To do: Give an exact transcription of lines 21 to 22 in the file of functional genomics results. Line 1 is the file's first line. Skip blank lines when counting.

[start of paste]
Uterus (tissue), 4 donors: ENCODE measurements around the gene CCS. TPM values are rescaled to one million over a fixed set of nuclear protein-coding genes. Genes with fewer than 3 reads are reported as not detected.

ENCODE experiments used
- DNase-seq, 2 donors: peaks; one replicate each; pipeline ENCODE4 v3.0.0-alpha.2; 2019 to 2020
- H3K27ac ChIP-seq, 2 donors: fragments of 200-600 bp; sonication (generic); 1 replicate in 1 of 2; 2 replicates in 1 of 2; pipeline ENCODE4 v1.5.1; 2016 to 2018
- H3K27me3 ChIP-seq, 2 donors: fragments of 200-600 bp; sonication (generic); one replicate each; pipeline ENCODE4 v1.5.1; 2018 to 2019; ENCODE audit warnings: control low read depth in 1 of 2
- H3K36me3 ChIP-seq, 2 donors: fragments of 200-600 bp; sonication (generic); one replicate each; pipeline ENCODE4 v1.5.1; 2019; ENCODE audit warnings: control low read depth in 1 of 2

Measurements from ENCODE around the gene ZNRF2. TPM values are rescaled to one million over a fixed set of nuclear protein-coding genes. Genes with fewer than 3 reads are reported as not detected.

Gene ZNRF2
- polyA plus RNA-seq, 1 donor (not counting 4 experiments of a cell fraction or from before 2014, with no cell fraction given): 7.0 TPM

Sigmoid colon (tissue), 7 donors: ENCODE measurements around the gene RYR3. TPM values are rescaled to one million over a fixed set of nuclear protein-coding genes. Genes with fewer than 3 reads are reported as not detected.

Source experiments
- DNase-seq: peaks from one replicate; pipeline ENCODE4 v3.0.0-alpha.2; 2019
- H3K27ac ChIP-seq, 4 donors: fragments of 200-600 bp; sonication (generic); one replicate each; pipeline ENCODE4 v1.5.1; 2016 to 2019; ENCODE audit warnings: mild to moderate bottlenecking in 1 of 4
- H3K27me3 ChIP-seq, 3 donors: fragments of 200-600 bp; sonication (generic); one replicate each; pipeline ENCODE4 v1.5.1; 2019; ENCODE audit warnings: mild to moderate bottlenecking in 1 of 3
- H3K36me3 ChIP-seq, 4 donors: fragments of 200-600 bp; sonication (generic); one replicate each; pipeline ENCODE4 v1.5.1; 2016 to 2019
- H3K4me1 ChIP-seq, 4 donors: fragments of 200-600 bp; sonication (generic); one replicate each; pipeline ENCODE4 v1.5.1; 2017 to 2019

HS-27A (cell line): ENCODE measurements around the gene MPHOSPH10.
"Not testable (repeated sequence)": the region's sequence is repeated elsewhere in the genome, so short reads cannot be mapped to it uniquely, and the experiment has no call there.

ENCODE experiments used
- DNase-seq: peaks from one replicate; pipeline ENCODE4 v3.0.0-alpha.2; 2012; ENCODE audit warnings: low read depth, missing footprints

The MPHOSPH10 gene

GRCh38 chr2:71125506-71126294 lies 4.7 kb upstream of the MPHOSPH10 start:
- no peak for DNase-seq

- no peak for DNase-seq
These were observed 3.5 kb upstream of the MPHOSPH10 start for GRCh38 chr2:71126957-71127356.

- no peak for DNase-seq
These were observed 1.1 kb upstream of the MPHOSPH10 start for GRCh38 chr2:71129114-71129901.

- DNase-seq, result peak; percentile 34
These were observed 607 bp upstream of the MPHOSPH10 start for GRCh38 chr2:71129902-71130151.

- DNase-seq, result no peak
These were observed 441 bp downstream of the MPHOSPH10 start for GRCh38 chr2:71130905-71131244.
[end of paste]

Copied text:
The MPHOSPH10 gene

GRCh38 chr2:71125506-71126294 lies 4.7 kb upstream of the MPHOSPH10 start: